Take Care The Patient With Installation CVP


Central venous pressure (central venous pressure) is the blood pressure in AKA or vena cava. It provides information about the three parameters of blood volume, the effectiveness of the heart as a pump, and vascular tone. Central venous pressure is distinguished from the peripheral venous pressure, which may reflect only local pressure.


a. Right internal jugular vein or the left (more common on the right)
b. Right or left subclavian vein, but lower in the right thoracic duct
c. Brachial vein, which may be bent and develop into phlebitis
d. Proximal lumen of the pulmonary artery catheter in the right atrium or immediately above the superior vena cava


a. Measurement of central venous pressure (CVP).
b. Blood sample for laboratory examination.
c. Measurement of central venous oxygenation.
d. Parenteral nutrition and administration of hypertonic fluids or fluids that irritate that need immediate dilution in the circulatory system.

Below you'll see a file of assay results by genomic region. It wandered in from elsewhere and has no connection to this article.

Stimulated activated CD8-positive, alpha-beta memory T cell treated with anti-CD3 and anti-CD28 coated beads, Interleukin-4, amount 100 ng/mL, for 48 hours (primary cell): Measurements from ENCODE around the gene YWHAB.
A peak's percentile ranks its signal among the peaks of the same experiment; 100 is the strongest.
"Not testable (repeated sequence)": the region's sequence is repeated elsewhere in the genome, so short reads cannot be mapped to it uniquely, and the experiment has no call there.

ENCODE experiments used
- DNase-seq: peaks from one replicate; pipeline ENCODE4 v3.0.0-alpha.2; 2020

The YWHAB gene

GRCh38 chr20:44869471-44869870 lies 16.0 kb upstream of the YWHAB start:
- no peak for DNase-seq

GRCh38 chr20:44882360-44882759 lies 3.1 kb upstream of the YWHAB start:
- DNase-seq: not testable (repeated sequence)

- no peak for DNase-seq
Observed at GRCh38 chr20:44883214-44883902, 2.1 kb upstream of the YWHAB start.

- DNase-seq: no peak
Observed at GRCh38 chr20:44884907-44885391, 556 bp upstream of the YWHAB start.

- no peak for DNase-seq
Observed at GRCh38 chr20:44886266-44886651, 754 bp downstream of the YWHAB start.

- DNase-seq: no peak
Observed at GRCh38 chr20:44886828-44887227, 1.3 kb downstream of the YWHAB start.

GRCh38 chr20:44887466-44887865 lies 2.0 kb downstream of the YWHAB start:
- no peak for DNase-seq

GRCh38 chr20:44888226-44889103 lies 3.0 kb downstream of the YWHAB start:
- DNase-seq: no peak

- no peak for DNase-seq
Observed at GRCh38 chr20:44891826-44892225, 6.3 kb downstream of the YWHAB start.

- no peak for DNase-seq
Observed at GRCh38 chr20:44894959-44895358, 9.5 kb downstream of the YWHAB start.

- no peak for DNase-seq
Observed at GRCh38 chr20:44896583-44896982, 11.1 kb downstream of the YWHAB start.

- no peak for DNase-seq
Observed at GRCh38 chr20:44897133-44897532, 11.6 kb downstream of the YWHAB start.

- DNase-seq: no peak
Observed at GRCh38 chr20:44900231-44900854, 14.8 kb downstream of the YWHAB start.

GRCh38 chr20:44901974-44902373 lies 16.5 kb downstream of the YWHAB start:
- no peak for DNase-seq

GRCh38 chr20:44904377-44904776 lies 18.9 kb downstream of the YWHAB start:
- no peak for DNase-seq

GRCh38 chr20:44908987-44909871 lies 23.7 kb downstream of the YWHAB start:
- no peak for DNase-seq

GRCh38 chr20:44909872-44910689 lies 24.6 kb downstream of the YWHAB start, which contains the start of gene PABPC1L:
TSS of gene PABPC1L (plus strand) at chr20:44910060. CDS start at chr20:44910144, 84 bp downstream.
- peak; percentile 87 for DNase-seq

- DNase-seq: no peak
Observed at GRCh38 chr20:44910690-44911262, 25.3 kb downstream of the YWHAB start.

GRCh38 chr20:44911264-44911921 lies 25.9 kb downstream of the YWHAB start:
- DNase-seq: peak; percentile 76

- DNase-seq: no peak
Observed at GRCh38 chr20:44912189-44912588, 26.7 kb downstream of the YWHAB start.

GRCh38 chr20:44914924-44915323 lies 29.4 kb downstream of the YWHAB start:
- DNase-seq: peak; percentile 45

e. Vasoactive drug administration by drip (drip) and inotropic drugs.
f. As venous access if all other IV site has been weak.


The complications of CVP cannulation installation include:
a. Pain and inflammation at the location of the stabbing.
b. Blood clots because tertekuknya catheter.
c. Bleeding: ekimosis or major bleeding when the needle is disconnected.
d. Tromboplebitis (thrombus embolism, air embolism, sepsis).
e. Microshock.
f. Cardiac dysrhythmia


Which should be studied in patients who mounted CVP are signs of complications caused by the installation tool.

a. Complaints of pain, shortness of breath, discomfort.
b. Verbal complaints of fatigue or weakness.
c. Respiratory rate, breath sounds
d. Signs redness / pus on the installation location.
e. The presence of blood clots / air bubbles in cateter
f. Suitability infusion set point position
g. Vital signs, perfusion
h. Pressure CVP
i. Intake and output
j. ECG Monitor

VI. Nursing Diagnosis

Activity disorder associated with central venous catheter placement
Assessment criteria focus:

a. Weakness, fatigue.
b. Changes in vital signs, the presence of dysrhythmias.
c. Dyspnea.
d. Pale
e. Sweaty

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